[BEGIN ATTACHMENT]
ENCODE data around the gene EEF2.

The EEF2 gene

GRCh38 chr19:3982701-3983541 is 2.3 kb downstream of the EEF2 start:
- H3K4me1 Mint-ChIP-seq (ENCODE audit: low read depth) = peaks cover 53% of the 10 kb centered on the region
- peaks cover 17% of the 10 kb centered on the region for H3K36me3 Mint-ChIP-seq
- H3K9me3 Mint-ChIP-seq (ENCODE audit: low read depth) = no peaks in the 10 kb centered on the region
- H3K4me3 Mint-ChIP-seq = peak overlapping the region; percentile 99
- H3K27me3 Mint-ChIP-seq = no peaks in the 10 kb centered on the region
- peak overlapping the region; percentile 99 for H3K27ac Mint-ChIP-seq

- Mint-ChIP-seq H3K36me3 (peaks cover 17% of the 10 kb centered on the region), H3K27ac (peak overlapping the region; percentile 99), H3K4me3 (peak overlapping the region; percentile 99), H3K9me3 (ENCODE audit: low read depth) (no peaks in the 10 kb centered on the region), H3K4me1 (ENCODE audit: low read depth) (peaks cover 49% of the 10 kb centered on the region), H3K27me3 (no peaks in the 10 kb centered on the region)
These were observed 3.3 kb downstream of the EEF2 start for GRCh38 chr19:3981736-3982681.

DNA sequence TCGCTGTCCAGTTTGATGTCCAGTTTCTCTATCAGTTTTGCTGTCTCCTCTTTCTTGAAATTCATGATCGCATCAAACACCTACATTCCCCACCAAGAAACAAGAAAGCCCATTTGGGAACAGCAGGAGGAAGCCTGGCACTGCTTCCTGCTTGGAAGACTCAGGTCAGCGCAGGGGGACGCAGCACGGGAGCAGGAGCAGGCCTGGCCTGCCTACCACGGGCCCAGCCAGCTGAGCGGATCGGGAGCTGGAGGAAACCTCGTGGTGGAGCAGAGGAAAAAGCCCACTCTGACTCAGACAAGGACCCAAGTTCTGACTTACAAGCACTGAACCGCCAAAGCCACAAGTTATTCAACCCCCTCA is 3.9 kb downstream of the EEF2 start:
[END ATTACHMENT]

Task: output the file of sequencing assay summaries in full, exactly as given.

ENCODE data around the gene EEF2.

The EEF2 gene

GRCh38 chr19:3982701-3983541 is 2.3 kb downstream of the EEF2 start:
- H3K4me1 Mint-ChIP-seq (ENCODE audit: low read depth) = peaks cover 53% of the 10 kb centered on the region
- peaks cover 17% of the 10 kb centered on the region for H3K36me3 Mint-ChIP-seq
- H3K9me3 Mint-ChIP-seq (ENCODE audit: low read depth) = no peaks in the 10 kb centered on the region
- H3K4me3 Mint-ChIP-seq = peak overlapping the region; percentile 99
- H3K27me3 Mint-ChIP-seq = no peaks in the 10 kb centered on the region
- peak overlapping the region; percentile 99 for H3K27ac Mint-ChIP-seq

- Mint-ChIP-seq H3K36me3 (peaks cover 17% of the 10 kb centered on the region), H3K27ac (peak overlapping the region; percentile 99), H3K4me3 (peak overlapping the region; percentile 99), H3K9me3 (ENCODE audit: low read depth) (no peaks in the 10 kb centered on the region), H3K4me1 (ENCODE audit: low read depth) (peaks cover 49% of the 10 kb centered on the region), H3K27me3 (no peaks in the 10 kb centered on the region)
These were observed 3.3 kb downstream of the EEF2 start for GRCh38 chr19:3981736-3982681.

DNA sequence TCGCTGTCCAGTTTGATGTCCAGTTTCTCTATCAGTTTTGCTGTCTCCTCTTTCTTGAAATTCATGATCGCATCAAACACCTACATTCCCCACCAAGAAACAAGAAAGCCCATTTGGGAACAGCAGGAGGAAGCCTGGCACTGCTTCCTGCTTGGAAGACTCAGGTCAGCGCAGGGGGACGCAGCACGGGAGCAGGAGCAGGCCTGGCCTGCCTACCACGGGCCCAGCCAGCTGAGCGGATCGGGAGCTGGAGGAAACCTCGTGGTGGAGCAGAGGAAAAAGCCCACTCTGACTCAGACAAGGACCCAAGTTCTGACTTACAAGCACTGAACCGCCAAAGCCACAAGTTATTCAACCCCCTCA is 3.9 kb downstream of the EEF2 start: